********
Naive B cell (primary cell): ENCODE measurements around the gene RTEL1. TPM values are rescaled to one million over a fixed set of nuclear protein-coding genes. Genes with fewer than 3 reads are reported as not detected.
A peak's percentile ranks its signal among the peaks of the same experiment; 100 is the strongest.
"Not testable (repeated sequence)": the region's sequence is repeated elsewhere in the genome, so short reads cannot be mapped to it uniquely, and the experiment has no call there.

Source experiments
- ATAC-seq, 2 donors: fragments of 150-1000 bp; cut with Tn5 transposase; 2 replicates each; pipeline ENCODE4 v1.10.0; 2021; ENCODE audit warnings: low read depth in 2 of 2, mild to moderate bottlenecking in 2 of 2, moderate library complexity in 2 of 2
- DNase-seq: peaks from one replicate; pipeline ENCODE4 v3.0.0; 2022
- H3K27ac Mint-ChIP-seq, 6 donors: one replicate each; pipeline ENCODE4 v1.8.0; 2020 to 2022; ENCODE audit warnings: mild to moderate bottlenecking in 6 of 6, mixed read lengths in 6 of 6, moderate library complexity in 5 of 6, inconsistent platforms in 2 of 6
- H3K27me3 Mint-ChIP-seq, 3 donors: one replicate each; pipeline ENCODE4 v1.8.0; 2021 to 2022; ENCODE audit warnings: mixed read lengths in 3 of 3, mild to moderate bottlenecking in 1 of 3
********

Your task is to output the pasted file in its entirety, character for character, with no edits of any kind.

Naive B cell (primary cell): ENCODE measurements around the gene RTEL1. TPM values are rescaled to one million over a fixed set of nuclear protein-coding genes. Genes with fewer than 3 reads are reported as not detected.
A peak's percentile ranks its signal among the peaks of the same experiment; 100 is the strongest.
"Not testable (repeated sequence)": the region's sequence is repeated elsewhere in the genome, so short reads cannot be mapped to it uniquely, and the experiment has no call there.

Source experiments
- ATAC-seq, 2 donors: fragments of 150-1000 bp; cut with Tn5 transposase; 2 replicates each; pipeline ENCODE4 v1.10.0; 2021; ENCODE audit warnings: low read depth in 2 of 2, mild to moderate bottlenecking in 2 of 2, moderate library complexity in 2 of 2
- DNase-seq: peaks from one replicate; pipeline ENCODE4 v3.0.0; 2022
- H3K27ac Mint-ChIP-seq, 6 donors: one replicate each; pipeline ENCODE4 v1.8.0; 2020 to 2022; ENCODE audit warnings: mild to moderate bottlenecking in 6 of 6, mixed read lengths in 6 of 6, moderate library complexity in 5 of 6, inconsistent platforms in 2 of 6
- H3K27me3 Mint-ChIP-seq, 3 donors: one replicate each; pipeline ENCODE4 v1.8.0; 2021 to 2022; ENCODE audit warnings: mixed read lengths in 3 of 3, mild to moderate bottlenecking in 1 of 3